Our columnist bids adieu to her college-age child – and reassesses her own identity as a Phoenician.
The late summer sun hits my back as I move slowly across the sweet little brick courtyard, studying stacks of used books – a time-honored tradition at the tiny liberal arts college my daughter Annabelle has chosen to attend in Portland, Oregon.
It’s the first day of orientation week. Bill Nelson, Reed College Class of ’62, has been setting up shop here in the center of campus for more than 50 years. He charges $5 a book, no matter the title. Business is good today.
As I browse, I hum. Very quietly. I hope no one can hear, I have a terrible voice. But I’ve had this earworm for days, the opening lines of a song from Disney’s Alice in Wonderland:
I give myself very good advice
But I very seldom follow it
That explains the trouble that I’m always in
I’ve been full of advice all summer, all for one person – Annabelle.
It’s the advice I never took – from myself or anyone else – when I left for college: Take deep breaths. Make eye contact. Put the fridge where your roommate can access it, too. Accept every invitation you get except for the ones that aren’t legal and even then, don’t rule those out entirely. SMILE.
So far, Annabelle has taken all of my advice and asked for more. This has surprised both of us, I think. My older daughter is the most self-sufficient person I know, a wise old soul who rarely ever asked for help with homework or anything else as she was growing up. When high school started she disappeared into her bedroom, the only sign of life the opening strains of the theme from The Office as the show looped over and over on Netflix. When she got a car, we saw her even less.
In the evenings during the weeks before she left for college, Annabelle started showing up on the living room couch instead of disappearing into her room. I could feel her marking the time, sensed her starting to panic. One morning her little sister climbed into bed with Annabelle, and later reported, “Her pillow was watery when I was cuddling her.”
Annabelle was already homesick. I had no advice on this front. When I left for college 35 years ago, I was nervous, too. I hated leaving my family and friends.
But unlike Annabelle, I couldn’t wait to get the hell away from Phoenix.
Years ago, I brought my girls Downtown on a perfect spring (or maybe it was fall) evening. We sat at a picnic table at Welcome Diner under stars and bubble lights, eating burgers and watching people. Annabelle sighed deeply. “I love Phoenix,” she said.
She still loves Phoenix. But when it came time for college, she knew she wanted to leave.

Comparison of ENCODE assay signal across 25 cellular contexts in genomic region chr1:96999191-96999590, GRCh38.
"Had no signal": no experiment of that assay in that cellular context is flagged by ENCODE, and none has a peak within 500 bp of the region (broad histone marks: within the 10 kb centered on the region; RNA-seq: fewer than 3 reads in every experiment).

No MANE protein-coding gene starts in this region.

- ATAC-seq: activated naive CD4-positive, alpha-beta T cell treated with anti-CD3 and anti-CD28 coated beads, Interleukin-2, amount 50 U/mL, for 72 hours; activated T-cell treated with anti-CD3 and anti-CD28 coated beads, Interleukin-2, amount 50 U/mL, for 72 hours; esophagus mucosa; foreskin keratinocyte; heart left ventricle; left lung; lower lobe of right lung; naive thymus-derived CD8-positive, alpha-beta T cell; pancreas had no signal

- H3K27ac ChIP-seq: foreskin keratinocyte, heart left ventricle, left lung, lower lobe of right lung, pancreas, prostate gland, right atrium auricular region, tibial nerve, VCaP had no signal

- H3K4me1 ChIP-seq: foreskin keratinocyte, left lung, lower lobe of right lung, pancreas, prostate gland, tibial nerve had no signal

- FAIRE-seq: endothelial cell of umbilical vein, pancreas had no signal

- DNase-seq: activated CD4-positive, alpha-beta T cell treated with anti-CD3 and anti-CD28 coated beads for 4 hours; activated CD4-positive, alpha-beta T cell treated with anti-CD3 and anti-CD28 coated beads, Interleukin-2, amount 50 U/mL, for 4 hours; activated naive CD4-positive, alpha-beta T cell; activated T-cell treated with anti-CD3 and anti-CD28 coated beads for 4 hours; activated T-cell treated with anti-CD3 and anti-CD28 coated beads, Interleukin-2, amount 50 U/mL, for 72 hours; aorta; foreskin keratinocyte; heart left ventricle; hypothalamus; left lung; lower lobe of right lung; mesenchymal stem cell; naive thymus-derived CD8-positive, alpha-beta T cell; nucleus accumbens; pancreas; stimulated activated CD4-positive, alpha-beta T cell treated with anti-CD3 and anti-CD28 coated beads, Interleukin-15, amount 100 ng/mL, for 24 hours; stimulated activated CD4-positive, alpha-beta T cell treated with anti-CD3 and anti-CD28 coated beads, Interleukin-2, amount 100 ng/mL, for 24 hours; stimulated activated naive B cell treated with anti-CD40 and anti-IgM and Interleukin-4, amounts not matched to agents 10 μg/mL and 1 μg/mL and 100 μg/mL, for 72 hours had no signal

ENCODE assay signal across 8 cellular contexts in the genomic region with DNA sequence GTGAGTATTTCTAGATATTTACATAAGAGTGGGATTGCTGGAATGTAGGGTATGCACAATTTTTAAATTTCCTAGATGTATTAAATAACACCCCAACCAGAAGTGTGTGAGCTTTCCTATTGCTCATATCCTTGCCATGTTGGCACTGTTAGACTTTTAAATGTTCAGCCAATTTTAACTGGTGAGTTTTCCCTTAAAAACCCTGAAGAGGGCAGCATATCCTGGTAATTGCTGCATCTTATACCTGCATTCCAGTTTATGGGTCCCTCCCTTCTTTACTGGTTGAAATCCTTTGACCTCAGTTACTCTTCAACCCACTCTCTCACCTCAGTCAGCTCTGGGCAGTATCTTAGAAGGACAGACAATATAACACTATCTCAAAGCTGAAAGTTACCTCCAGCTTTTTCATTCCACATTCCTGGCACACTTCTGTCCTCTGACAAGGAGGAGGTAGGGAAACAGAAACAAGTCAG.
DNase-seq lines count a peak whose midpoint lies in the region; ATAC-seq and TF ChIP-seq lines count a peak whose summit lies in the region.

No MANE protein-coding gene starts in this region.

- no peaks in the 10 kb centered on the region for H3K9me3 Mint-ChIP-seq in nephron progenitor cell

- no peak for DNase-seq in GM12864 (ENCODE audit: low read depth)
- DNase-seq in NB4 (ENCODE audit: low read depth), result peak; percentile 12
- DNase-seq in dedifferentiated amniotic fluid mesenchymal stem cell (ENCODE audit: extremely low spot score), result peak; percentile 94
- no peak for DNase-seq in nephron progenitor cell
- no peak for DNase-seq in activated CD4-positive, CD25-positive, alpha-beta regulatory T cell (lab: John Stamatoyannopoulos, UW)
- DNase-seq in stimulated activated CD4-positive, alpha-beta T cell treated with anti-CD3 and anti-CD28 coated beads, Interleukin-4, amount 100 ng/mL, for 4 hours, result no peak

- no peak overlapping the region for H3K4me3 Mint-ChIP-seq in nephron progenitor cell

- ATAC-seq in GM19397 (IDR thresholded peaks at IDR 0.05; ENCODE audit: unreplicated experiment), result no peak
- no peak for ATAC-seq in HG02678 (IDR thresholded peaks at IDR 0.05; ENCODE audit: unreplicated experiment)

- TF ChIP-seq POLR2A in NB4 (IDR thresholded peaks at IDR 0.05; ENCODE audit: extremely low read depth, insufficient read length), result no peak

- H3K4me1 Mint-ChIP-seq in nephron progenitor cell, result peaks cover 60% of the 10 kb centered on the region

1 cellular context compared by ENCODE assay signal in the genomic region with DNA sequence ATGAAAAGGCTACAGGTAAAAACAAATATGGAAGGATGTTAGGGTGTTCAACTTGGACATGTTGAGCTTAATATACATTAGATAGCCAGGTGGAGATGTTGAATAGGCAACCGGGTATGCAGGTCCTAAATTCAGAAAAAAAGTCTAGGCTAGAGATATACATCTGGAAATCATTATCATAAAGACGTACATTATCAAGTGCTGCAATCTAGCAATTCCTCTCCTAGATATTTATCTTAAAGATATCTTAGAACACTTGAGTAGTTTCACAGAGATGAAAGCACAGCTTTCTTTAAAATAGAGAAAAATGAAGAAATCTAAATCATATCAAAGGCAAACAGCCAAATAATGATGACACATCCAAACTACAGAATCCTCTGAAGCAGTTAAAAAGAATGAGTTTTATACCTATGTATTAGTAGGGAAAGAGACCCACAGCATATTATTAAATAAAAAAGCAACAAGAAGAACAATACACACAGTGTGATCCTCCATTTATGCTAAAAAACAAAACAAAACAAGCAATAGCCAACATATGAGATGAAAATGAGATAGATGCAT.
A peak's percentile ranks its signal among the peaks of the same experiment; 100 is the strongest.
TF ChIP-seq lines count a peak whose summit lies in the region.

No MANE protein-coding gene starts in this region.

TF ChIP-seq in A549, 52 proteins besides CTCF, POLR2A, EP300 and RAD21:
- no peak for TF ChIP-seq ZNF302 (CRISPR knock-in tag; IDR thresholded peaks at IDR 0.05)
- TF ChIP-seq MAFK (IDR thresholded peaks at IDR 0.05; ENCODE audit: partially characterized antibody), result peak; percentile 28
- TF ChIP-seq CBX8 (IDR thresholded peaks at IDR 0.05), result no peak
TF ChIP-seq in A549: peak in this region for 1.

I have a tribe of mom friends, and for months they shared their own best advice about launching a kid: get her the HPV vaccine, order the extra-long mattress pad early, make sure she has an electric tea kettle and Command Strips and extra Clorox Wipes and her favorite blanket from home. Don’t send her with an umbrella, no self-respecting person in Portland uses an umbrella. Make sure she has a waterproof jacket that falls below her knees.
On the advice of one friend, I even took Annabelle out for a cocktail, just in case she’d never had one, and that’s how my oldest daughter wound up drinking a margarita for breakfast one morning in August.
But no one could prepare either of us for how hard it would be for Annabelle to leave Phoenix.
“You have to give it time,” another friend said. She was right. It got better. In late September, I asked Annabelle what it was like to be away.
“I still love Phoenix more than Portland,” she said. “I’m always going to love it more than any other place. But you gotta explore, you know, and find other places you love in different ways. I’ve never done that before.”
It had never really occurred to me that you can long to see new places – and still love the one you call home. I told you she’s an old soul.
Annabelle swears that when she’s done with college, she’s moving home to Tempe. She wants a house in the Maple-Ash neighborhood, a few blocks from where we live now. I won’t hold her to it. Either way, I’ll always be in her debt for showing me Phoenix through her own personal looking glass.
Back in the courtyard – humming and browsing – I stop and smile. There it is in a pile of old novels: a 1960 paperback copy of Lewis Carroll’s Alice’s Adventures in Wonderland. I dig in my purse for $5, and take the slim volume home as a reminder to take Annabelle’s advice.